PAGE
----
Speaking with FoodNavigator-USA, Bob Allin, director of marketing, savory, North America said: “Key ingredients, like vegetable oil or guar gum, are increasing in price, and it’s been a rollercoaster of pricing and availability."
Indeed, with soybean and canola oil prices are virtually doubling their historic prices, it comes as no surprise that manufacturers are looking for dependable and cheaper alternatives.
The impact of increasing vegetable oil prices is perfectly illustrated by salad dressings, he said, because about 45% of the product is vegetable oil.
“If the cost of that ingredient is doubling, then that puts pretty significant pressure on manufacturers.
“We have texturizing solutions [Precisa Cling system] to allow a manufacturer to reduce the oil content from 45% to 30%.
Do the math
“If you’re manufacturing one million pounds (lbs) of salad dressing, and 45% of that is vegetable oil, that’s 450,000 lbs of vegetable oil. With our solution, you can reduce this by 150,000lbs. If you think the price of vegetable oil is 50 cents a pound, then you’re saving $75,000.”
The replacement is not one-for-one, but Allin said a manufacturer is putting in about 2% of the system and the balance is made up of water.
Allin added that Ingredion has done rheology and sensory panels for the ingredient in finished products and found that the results matched the control.
“The brand quality remained,” he said.
The guar gum stand-off
Even in a world of fluctuating prices for raw materials and commodities, guar gum stands out as a special case: Historically, prices have been around $2 per pound, but they are currently up around $10 a pound.
Indeed, the standoff between guar gum buyers and sellers was recently described as “a game of Russian Roulette” by hydrocolloids industry expert Dennis Seisun.
“Buyers are not buying and sellers are not selling,” wrote Seisun in his Quarterly Review of Hydrocolloids. “Since June of this year, orders for fast hydrating guar (FHG) have dried up.”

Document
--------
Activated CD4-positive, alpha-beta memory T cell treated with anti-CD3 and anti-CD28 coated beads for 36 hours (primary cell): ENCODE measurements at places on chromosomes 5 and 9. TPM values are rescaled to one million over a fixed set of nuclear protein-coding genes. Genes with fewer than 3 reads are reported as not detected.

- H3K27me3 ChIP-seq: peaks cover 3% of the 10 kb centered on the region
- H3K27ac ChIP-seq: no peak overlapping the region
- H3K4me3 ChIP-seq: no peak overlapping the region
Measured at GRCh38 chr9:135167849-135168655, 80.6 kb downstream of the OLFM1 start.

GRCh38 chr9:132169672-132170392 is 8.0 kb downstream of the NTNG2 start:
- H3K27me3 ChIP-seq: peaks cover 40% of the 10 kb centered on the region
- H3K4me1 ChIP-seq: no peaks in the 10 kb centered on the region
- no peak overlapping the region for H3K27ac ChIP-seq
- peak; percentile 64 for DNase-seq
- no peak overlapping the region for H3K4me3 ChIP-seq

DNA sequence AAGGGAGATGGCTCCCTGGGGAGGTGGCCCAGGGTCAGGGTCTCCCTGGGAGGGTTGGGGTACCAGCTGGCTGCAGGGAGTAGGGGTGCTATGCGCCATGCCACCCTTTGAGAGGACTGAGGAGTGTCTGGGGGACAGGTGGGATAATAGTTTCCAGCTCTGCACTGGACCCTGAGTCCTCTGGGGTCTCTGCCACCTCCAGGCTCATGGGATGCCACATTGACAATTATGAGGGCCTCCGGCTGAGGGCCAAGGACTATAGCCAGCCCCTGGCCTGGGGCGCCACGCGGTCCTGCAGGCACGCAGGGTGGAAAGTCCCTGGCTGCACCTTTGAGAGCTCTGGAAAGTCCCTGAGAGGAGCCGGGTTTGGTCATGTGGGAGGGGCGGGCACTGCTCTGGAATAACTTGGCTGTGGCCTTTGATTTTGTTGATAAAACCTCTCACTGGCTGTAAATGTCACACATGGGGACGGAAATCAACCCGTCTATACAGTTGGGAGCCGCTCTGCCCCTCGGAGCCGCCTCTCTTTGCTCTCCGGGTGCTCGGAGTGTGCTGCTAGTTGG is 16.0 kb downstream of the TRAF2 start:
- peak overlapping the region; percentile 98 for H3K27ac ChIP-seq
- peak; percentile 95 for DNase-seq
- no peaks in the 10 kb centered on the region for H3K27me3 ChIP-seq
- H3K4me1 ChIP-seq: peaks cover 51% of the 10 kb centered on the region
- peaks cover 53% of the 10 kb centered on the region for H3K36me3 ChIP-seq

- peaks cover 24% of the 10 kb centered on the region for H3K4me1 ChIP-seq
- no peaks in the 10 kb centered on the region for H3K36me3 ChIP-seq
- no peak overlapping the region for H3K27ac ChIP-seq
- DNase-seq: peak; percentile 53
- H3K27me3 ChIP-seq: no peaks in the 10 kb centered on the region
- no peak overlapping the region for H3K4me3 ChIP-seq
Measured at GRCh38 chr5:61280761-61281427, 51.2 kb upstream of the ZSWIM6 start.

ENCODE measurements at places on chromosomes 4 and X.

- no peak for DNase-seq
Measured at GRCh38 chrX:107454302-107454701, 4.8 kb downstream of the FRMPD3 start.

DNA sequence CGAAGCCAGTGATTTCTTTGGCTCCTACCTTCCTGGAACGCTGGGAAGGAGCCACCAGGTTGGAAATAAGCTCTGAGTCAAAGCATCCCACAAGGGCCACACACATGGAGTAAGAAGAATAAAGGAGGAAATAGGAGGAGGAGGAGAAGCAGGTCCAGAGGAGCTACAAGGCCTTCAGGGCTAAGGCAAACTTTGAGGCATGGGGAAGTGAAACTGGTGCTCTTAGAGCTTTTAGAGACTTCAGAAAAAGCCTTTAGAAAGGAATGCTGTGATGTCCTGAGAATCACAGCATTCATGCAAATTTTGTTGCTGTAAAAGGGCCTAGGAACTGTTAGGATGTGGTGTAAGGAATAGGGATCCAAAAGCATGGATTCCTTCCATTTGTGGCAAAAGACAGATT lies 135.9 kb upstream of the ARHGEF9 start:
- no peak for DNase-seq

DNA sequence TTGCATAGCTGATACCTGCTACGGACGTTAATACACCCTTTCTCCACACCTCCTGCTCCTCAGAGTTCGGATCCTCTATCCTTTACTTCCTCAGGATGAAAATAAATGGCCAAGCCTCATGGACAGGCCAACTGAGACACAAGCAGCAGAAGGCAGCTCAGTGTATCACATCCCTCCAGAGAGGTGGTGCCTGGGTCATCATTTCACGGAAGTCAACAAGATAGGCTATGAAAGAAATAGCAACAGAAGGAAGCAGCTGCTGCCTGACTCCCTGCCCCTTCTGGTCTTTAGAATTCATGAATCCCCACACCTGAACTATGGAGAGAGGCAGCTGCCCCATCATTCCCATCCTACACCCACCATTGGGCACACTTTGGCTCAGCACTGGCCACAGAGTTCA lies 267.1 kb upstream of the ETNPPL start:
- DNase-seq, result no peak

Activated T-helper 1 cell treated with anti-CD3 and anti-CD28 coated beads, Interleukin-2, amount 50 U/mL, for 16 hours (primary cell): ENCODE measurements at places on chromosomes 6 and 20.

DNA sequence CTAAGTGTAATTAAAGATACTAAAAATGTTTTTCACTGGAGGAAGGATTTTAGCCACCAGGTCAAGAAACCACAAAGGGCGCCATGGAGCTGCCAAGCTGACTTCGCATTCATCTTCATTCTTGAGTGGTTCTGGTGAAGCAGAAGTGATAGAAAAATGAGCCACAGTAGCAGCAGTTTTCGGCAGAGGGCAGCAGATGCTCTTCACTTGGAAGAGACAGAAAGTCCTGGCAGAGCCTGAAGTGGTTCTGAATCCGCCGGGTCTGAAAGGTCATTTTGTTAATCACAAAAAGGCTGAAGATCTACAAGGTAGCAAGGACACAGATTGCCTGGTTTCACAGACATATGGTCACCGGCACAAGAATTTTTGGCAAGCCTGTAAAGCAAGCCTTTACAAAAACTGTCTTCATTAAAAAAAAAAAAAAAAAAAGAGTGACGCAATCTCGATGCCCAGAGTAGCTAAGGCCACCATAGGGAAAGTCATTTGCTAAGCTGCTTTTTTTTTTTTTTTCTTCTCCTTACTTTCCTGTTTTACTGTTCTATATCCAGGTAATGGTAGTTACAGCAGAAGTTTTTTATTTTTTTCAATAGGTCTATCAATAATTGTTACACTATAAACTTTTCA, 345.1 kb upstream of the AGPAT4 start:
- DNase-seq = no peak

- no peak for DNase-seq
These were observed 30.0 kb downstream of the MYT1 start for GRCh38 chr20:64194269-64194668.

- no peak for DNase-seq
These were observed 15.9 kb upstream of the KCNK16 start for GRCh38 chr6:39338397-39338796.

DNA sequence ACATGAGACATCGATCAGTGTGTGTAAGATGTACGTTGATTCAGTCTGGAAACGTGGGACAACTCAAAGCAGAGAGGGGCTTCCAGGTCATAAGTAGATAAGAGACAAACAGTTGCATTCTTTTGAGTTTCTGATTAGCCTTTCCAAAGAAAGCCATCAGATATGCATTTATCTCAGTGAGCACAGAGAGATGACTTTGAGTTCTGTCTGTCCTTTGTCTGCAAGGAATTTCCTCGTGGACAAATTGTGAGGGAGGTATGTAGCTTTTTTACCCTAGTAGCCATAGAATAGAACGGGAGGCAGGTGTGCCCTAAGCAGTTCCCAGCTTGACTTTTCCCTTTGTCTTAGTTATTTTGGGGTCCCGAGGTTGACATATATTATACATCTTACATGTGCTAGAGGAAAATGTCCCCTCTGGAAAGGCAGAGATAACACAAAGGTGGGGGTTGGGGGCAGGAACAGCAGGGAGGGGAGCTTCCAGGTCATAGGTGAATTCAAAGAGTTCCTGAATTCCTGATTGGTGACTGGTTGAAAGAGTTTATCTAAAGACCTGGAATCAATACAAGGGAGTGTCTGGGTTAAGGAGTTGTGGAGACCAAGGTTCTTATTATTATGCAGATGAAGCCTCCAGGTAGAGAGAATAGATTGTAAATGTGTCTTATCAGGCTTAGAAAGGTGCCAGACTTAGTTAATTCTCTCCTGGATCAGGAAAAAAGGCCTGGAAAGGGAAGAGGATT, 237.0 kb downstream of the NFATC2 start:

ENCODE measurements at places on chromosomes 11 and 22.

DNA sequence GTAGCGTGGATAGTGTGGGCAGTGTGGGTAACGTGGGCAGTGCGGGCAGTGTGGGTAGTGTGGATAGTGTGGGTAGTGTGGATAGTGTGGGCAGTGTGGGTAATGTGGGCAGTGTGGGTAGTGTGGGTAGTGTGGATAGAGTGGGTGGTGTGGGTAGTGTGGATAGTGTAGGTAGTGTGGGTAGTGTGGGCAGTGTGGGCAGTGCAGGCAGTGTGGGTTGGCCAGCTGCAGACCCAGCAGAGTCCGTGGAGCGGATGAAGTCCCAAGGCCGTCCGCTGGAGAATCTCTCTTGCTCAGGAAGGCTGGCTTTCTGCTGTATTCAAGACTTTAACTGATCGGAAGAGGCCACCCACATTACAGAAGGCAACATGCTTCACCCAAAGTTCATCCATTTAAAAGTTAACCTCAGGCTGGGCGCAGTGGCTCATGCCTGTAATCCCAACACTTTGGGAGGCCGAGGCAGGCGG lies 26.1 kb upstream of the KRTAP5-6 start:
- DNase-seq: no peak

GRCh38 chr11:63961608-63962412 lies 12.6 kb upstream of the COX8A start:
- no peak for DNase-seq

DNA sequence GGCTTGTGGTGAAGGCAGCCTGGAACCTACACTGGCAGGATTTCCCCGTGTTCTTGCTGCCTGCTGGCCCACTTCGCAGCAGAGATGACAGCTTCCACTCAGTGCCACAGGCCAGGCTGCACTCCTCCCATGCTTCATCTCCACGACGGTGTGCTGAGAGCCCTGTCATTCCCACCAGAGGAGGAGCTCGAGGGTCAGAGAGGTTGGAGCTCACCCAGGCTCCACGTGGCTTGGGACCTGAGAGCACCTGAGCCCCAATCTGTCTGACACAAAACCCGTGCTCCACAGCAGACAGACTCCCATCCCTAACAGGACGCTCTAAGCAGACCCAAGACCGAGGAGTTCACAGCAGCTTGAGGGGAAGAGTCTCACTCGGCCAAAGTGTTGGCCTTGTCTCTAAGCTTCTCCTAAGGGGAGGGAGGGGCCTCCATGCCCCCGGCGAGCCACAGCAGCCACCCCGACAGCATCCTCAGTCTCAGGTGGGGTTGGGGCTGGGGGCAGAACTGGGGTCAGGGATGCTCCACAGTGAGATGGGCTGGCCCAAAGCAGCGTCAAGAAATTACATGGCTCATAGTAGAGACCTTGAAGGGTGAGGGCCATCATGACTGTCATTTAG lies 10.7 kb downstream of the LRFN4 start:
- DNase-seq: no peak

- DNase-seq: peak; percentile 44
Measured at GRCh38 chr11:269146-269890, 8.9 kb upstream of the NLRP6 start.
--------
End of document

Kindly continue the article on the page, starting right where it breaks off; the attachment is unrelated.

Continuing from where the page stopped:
The guar gum stand-off is creating opportunities for Ingredion and other suppliers, however.
“Companies put an awful lot of time into planning, and it’s difficult when you have a key ingredient that is fluctuating that widely,” observed Allin.
“Many manufacturers are actively reformulating guar gum out of their products.”
Clean label and free-from
For clean label innovations, Leaslie Carr, marketing manager, Wholesome, Ingredion, told us that most manufacturers are simply looking for ingredients that consumers understand. The company has done a lot of work in the dairy sector, with Greek yogurt a particularly hot topic at the moment.
On the other hand, gluten-free is about building the label, she admitted. “It is more complex overall, because you’re replacing one ingredient with many, but they are still clean label ingredients.”
Indeed, ingredients like rice flour and tapioca flour are instantly understandable for consumers, she said.
When it comes to reformulation with a natural twist, cost reduction gets tricky since “natural alternatives tend to be a little more expensive”.
For ‘natural’ reformulation it’s more about a holistic approach, she said.
To read the other articles in our reformulation series, please follow the links below: